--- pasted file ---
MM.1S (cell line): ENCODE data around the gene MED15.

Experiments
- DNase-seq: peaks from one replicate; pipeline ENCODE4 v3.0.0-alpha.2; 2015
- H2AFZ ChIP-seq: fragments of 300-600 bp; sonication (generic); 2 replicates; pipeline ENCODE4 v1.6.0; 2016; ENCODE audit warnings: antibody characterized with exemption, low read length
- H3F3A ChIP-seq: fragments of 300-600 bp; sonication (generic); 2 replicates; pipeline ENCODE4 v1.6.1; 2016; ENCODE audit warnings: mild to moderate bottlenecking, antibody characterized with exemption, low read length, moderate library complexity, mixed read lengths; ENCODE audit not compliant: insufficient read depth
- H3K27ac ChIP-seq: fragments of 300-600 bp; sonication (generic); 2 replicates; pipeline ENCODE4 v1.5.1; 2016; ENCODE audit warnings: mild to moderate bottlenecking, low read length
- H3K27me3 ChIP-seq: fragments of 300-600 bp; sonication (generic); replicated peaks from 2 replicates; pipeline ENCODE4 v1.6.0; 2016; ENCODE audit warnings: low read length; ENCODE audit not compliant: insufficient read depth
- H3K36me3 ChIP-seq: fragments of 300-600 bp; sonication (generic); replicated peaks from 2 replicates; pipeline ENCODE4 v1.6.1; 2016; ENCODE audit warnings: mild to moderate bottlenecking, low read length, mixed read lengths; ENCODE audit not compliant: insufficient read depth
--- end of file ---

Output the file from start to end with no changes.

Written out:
MM.1S (cell line): ENCODE data around the gene MED15.

Experiments
- DNase-seq: peaks from one replicate; pipeline ENCODE4 v3.0.0-alpha.2; 2015
- H2AFZ ChIP-seq: fragments of 300-600 bp; sonication (generic); 2 replicates; pipeline ENCODE4 v1.6.0; 2016; ENCODE audit warnings: antibody characterized with exemption, low read length
- H3F3A ChIP-seq: fragments of 300-600 bp; sonication (generic); 2 replicates; pipeline ENCODE4 v1.6.1; 2016; ENCODE audit warnings: mild to moderate bottlenecking, antibody characterized with exemption, low read length, moderate library complexity, mixed read lengths; ENCODE audit not compliant: insufficient read depth
- H3K27ac ChIP-seq: fragments of 300-600 bp; sonication (generic); 2 replicates; pipeline ENCODE4 v1.5.1; 2016; ENCODE audit warnings: mild to moderate bottlenecking, low read length
- H3K27me3 ChIP-seq: fragments of 300-600 bp; sonication (generic); replicated peaks from 2 replicates; pipeline ENCODE4 v1.6.0; 2016; ENCODE audit warnings: low read length; ENCODE audit not compliant: insufficient read depth
- H3K36me3 ChIP-seq: fragments of 300-600 bp; sonication (generic); replicated peaks from 2 replicates; pipeline ENCODE4 v1.6.1; 2016; ENCODE audit warnings: mild to moderate bottlenecking, low read length, mixed read lengths; ENCODE audit not compliant: insufficient read depth